In electric and hybrid vehicles, the key enabling component is the battery pack, which stores electricity in the form of a chemical reaction and converts the reaction back to electricity. Multiple battery cells constitute a module, and multiple modules constitute a pack. Higher power density and lower cost lithium battery systems have transformed the way that we can store and use power on board a vehicle.
Lithium-ion (Li-ion) battery packs remain the major power source for the EV industry. However, these batteries have relatively short operating lives and degrade quickly with age, especially in the challenging automotive environments. This is because an EV needs to be recharged more often than a gasoline vehicle. Each recharge cycle reduces the overall capacitance of the battery, shortening the battery lifespan. Additionally, recharging causes a slight expansion of the physical dimensions of the battery cells, which can cause delamination of the internal battery cells and components or even battery pack deformation. This can prevent effective thermal management, further endangering the battery lifespan, and in worse case scenarios leading to thermal runaway.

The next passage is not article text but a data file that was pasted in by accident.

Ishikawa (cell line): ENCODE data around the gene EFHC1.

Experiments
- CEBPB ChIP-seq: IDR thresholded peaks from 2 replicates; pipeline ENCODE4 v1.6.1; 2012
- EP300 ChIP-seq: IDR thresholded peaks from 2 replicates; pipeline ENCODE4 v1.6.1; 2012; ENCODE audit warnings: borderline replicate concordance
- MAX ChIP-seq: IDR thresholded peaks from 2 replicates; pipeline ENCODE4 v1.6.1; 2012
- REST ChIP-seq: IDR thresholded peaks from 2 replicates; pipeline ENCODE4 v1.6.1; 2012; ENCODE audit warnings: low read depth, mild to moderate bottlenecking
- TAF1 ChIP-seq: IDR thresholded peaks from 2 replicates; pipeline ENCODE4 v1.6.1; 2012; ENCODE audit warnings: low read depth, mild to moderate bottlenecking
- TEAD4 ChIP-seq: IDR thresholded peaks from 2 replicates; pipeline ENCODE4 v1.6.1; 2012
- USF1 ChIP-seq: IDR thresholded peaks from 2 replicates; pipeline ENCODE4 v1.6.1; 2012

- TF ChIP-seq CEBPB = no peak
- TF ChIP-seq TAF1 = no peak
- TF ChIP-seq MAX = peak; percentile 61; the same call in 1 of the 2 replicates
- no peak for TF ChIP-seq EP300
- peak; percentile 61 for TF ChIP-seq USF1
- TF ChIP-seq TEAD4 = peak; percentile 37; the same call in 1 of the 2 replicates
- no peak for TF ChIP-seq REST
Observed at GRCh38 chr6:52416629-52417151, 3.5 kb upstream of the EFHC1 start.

To become more competitive over conventional fuel automobiles, electric vehicle (EV) battery technology mainly focuses on making breakthrough on:
- Higher power density and energy density
- High-volume, cost-efficient manufacturing
- Safety and long-term reliability
Thermal management in EVs, ensuring batteries do not overheat, is a critical focus for vehicle safety and lifetime battery performance. Honeywell thermal interface materials could make thermal management more efficient to face the significant thermal challenge of higher power large format Li-ion batteries . A wide range choice of liquid and pad-based materials provides optimized thermal control in formulations to meet high-volume and automation manufacturing process. Honeywell always focuses on the long-term reliability of TIMs and has achieved excellent results.